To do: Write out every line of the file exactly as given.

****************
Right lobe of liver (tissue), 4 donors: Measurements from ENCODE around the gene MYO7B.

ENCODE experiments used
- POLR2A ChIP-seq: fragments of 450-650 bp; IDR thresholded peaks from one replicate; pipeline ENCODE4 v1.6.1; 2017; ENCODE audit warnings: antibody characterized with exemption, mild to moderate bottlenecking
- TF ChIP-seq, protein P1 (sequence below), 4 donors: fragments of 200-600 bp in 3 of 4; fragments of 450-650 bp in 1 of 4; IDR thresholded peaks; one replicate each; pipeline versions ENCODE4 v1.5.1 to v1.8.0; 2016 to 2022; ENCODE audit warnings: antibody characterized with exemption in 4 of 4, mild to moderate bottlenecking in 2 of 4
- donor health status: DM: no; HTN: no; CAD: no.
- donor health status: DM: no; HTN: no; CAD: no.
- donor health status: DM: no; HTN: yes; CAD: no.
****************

Right lobe of liver (tissue), 4 donors: Measurements from ENCODE around the gene MYO7B.

ENCODE experiments used
- POLR2A ChIP-seq: fragments of 450-650 bp; IDR thresholded peaks from one replicate; pipeline ENCODE4 v1.6.1; 2017; ENCODE audit warnings: antibody characterized with exemption, mild to moderate bottlenecking
- TF ChIP-seq, protein P1 (sequence below), 4 donors: fragments of 200-600 bp in 3 of 4; fragments of 450-650 bp in 1 of 4; IDR thresholded peaks; one replicate each; pipeline versions ENCODE4 v1.5.1 to v1.8.0; 2016 to 2022; ENCODE audit warnings: antibody characterized with exemption in 4 of 4, mild to moderate bottlenecking in 2 of 4
- donor health status: DM: no; HTN: no; CAD: no.
- donor health status: DM: no; HTN: no; CAD: no.
- donor health status: DM: no; HTN: yes; CAD: no.